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Two of a kind Hyundai's Santa Fe and game-changing Ioniq 5 hit right notes


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The new Hyundai Santa Fe has acres of room

The new Hyundai Santa Fe has acres of room

Rear view of the Hyundai Ioniq 5

Rear view of the Hyundai Ioniq 5

The futuristic Hyundai Ioniq 5 is sure to be a big seller in Ireland

The futuristic Hyundai Ioniq 5 is sure to be a big seller in Ireland

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The new Hyundai Santa Fe has acres of room

hyundai - santa fe plug-in hybrid and ioniq 5

It may only be the first day of August but Santa has already arrived on our shores. Don't worry, I am not talking about the man with the white beard and the black boots - I am talking about the new Hyundai Santa Fe plug-in hybrid. Even I wouldn't use the 'C' word this side of Halloween.

The Hyundai Santa Fe is the flagship SUV model in the Korean brand's range.

The new plug-in model comes hot on the heels of the fantastic Hyundai Tucson, which we raved about not so long ago on these pages.

I remember it distinctly, because no sooner had I brought it home, the wife wanted to buy one.

Suffice to say, I was a bit sceptical bringing its larger sibling, the Santa Fe, home in fear that she would want this one too.

Thankfully, at this stage of our lives, we have no need for a seven-seater SUV and have no plans to increase our family numbers now that the rugrats are reared.

However, if you are in the market for a luxurious and extremely spacious large SUV, then this could be the perfect people carrier for you.

The first thing that you will notice when you see it in the flesh is the sheer size of it.

In fact, it is so big inside that I didn't know if I should drive it or sleep in it.

To say it is spacious is an understatement because I have driven smaller campervans.

Hyundai has worked wonders on the interior design element, which would put some of the premium brands to shame.

The soft-touch and easy-to-use materials make the cabin a very comfortable place to be for all occupants.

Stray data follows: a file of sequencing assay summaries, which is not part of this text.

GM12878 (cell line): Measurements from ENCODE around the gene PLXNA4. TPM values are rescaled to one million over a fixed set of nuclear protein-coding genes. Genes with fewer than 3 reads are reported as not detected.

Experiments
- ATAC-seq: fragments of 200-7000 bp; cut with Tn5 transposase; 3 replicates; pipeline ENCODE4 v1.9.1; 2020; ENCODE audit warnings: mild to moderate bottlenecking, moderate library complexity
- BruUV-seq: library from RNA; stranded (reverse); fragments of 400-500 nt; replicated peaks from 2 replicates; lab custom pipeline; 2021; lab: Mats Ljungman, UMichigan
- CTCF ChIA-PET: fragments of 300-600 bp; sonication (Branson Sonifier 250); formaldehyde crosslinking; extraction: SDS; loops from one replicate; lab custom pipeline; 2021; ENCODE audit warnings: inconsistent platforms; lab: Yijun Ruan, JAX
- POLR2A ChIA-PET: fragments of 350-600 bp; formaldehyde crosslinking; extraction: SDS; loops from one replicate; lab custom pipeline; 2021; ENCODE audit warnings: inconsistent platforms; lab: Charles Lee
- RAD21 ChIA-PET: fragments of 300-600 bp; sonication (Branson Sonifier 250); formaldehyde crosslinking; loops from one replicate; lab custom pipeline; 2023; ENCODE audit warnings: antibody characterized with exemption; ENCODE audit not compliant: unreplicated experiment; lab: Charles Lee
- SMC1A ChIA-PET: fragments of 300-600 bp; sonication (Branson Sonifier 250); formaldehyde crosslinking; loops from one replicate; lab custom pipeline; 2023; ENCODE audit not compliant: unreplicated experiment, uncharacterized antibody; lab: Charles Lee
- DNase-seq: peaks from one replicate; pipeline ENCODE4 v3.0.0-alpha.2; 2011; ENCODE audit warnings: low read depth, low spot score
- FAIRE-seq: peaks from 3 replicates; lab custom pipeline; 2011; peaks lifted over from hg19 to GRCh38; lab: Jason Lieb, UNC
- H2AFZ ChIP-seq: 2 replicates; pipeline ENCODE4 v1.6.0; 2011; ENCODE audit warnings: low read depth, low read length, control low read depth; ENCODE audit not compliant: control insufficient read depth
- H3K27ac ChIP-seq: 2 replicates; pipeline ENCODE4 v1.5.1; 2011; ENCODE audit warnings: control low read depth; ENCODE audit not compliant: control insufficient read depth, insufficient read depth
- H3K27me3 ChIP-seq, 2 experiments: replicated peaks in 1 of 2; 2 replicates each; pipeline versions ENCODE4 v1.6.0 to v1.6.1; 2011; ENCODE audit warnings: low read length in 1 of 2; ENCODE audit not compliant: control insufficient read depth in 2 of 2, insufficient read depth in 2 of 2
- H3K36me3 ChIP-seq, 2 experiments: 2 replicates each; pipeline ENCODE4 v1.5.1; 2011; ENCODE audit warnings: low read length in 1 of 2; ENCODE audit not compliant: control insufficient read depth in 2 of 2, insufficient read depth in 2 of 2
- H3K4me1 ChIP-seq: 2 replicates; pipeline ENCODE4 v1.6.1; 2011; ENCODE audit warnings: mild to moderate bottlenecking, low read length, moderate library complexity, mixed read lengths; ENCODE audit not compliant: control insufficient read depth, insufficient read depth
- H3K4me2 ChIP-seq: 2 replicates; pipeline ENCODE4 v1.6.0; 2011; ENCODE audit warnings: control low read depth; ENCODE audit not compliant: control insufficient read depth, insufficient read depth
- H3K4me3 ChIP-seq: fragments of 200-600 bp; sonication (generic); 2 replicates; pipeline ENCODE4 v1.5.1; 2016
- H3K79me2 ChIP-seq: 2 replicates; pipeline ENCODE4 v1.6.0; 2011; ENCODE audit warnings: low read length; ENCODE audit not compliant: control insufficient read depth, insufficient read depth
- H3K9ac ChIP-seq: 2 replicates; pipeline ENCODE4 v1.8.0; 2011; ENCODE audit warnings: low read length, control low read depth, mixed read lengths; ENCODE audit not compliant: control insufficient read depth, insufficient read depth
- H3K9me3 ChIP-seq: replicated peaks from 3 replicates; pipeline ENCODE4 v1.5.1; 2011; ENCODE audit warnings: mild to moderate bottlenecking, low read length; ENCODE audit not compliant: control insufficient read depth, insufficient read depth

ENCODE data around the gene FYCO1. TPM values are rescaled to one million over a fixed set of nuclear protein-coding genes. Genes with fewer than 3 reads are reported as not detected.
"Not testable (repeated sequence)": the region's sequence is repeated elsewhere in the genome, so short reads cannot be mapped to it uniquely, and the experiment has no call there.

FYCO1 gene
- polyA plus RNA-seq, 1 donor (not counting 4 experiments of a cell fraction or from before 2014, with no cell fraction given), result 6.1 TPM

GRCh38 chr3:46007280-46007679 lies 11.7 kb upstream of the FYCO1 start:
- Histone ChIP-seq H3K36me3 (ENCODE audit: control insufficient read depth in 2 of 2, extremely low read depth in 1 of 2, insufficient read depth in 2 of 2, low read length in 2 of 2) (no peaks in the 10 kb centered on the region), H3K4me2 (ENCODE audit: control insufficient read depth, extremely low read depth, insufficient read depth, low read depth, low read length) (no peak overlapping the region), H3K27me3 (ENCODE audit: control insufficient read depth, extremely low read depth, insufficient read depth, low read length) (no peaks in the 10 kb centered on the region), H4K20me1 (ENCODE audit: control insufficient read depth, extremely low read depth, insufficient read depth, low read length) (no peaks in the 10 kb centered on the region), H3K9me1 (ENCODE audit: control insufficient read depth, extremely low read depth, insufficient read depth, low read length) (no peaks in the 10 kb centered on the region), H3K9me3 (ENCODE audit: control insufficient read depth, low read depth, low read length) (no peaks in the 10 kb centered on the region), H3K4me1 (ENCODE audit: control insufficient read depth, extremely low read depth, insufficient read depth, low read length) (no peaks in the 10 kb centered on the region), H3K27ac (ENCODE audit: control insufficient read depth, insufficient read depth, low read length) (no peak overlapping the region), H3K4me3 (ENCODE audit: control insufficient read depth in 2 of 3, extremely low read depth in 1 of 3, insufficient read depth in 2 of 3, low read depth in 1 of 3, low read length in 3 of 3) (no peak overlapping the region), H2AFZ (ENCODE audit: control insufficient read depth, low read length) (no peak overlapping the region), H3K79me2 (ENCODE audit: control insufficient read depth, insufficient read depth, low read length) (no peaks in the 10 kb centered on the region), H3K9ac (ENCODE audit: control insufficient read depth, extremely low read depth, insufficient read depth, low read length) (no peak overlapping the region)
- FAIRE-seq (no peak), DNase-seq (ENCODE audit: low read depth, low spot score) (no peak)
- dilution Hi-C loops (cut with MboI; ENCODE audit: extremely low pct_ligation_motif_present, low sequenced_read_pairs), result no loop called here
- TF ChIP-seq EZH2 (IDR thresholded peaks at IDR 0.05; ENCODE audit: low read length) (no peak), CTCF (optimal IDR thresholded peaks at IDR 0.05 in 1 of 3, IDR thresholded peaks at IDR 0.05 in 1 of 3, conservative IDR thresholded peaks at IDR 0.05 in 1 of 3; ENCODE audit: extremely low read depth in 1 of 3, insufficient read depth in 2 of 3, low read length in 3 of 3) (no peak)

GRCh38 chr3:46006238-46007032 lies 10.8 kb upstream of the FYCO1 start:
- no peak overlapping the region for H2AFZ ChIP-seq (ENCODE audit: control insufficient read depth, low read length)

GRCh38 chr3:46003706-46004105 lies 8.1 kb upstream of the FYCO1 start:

With the third row of seats folded, the boot is big - but fold down the second row and you could literally take half of the Ikea warehouse home with you.

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Under the bonnet, Hyundai has paired an electric motor with a 1.6-litre petrol engine offering families the best of both worlds.

The Koreans claim that you can get up 50km on the electric driving range however, yet again, you are looking more like 30km in realistic figures.

Still though, that's ample for many a school run come this September.

On the road, the plug-in Santa Fe is an enjoyable drive for such a big bus. It was silent and smooth around town in all-electric mode and carved up the motorway when I needed to put the boot down.

Prices for the new Santa Fe plug-in hybrid start just north of €50k. However, this serious 'space' machine comes loaded with every extra you could imagine.

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The futuristic Hyundai Ioniq 5 is sure to be a big seller in Ireland

The futuristic Hyundai Ioniq 5 is sure to be a big seller in Ireland

The futuristic Hyundai Ioniq 5 is sure to be a big seller in Ireland

Meanwhile, it was the latest model to roll off the production line in the Hyundai plant that really caught my attention this week after a 24-hour test drive.

I will stick my neck on the line to tell you that the brand's new Ioniq 5 (pictured below) is going to be a game changer for the company in the coming years.

The all-new Ioniq 5 fully-electric SUV will definitely put the cat among the Volkswagen ID.4 pigeons when it arrives in bigger numbers from next January.

At the moment, there's fewer than 50 of them in the country most of which, I imagine, the main dealers are drooling over at the moment.

Not only will it take on the VW ID.4, it has certain premium brands like the more expensive Tesla Model Y and Audi Q4 e-tron in its sights too.

On the outside, the new Ioniq 5 looks like something from a futuristic movie I saw back in the 90s.

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Rear view of the Hyundai Ioniq 5

Rear view of the Hyundai Ioniq 5

Rear view of the Hyundai Ioniq 5

It features pop-out door handles and LED front lights that wouldn't look out of place on a NASA spaceship.

Inside too, is like nothing we have seen before from the Hyundai stable, with an ultra-modern cabin and double instrument cluster (not unlike the Mercedes E-Class one, I have to admit) that tops the ID.4's.

The space inside is enormous too and the overall car shares a similar wheel base length with the aforementioned Santa Fe. Very impressive.

Hyundai Ireland tell me that all models will come as standard with a heat pump on-board too, which other brands charge up €1,200 extra for in their models.

The function of a heat pump serves best in winter driving conditions where they claim it can extend the range from between 15-20 per cent.

Pricing for the new Ioniq 5 has still to be finalised and, if Hyundai gets that right on level par or below that of the ID.4, then it has a sure winner on its hands.

Although there will only be a few lucky customers to get their hands on one this year, the order books have opened in the main dealers if you fancy getting behind the wheel of this 'Back-to-the-Future' style Hyundai model.

Robbie Farrell

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